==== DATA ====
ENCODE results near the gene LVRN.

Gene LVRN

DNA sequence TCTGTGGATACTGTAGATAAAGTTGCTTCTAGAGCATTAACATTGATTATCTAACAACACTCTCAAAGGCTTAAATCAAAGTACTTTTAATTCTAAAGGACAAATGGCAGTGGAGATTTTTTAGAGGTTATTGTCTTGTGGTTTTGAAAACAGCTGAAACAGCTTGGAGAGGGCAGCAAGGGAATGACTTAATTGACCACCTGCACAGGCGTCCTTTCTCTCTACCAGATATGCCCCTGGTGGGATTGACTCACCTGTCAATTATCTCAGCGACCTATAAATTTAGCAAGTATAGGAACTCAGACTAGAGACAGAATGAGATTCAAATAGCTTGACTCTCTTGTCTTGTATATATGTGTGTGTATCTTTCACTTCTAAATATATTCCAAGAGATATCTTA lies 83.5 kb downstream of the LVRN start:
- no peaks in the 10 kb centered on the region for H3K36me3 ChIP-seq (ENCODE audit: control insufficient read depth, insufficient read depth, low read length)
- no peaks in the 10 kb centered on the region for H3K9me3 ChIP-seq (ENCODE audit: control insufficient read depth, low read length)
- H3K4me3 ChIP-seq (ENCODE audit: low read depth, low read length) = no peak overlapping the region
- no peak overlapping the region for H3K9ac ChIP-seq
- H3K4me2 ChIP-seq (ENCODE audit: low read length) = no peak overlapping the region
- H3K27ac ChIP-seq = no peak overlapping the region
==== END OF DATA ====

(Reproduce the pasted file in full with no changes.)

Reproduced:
ENCODE results near the gene LVRN.

Gene LVRN

DNA sequence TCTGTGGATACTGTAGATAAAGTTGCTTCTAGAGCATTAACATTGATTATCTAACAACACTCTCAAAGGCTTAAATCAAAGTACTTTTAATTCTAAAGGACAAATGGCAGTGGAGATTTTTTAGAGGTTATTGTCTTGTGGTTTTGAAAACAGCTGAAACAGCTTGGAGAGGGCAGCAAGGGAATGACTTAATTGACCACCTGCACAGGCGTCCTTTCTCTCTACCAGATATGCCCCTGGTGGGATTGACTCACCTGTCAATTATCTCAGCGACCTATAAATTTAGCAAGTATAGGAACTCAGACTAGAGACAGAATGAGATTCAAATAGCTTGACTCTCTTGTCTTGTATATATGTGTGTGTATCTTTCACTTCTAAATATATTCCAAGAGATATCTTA lies 83.5 kb downstream of the LVRN start:
- no peaks in the 10 kb centered on the region for H3K36me3 ChIP-seq (ENCODE audit: control insufficient read depth, insufficient read depth, low read length)
- no peaks in the 10 kb centered on the region for H3K9me3 ChIP-seq (ENCODE audit: control insufficient read depth, low read length)
- H3K4me3 ChIP-seq (ENCODE audit: low read depth, low read length) = no peak overlapping the region
- no peak overlapping the region for H3K9ac ChIP-seq
- H3K4me2 ChIP-seq (ENCODE audit: low read length) = no peak overlapping the region
- H3K27ac ChIP-seq = no peak overlapping the region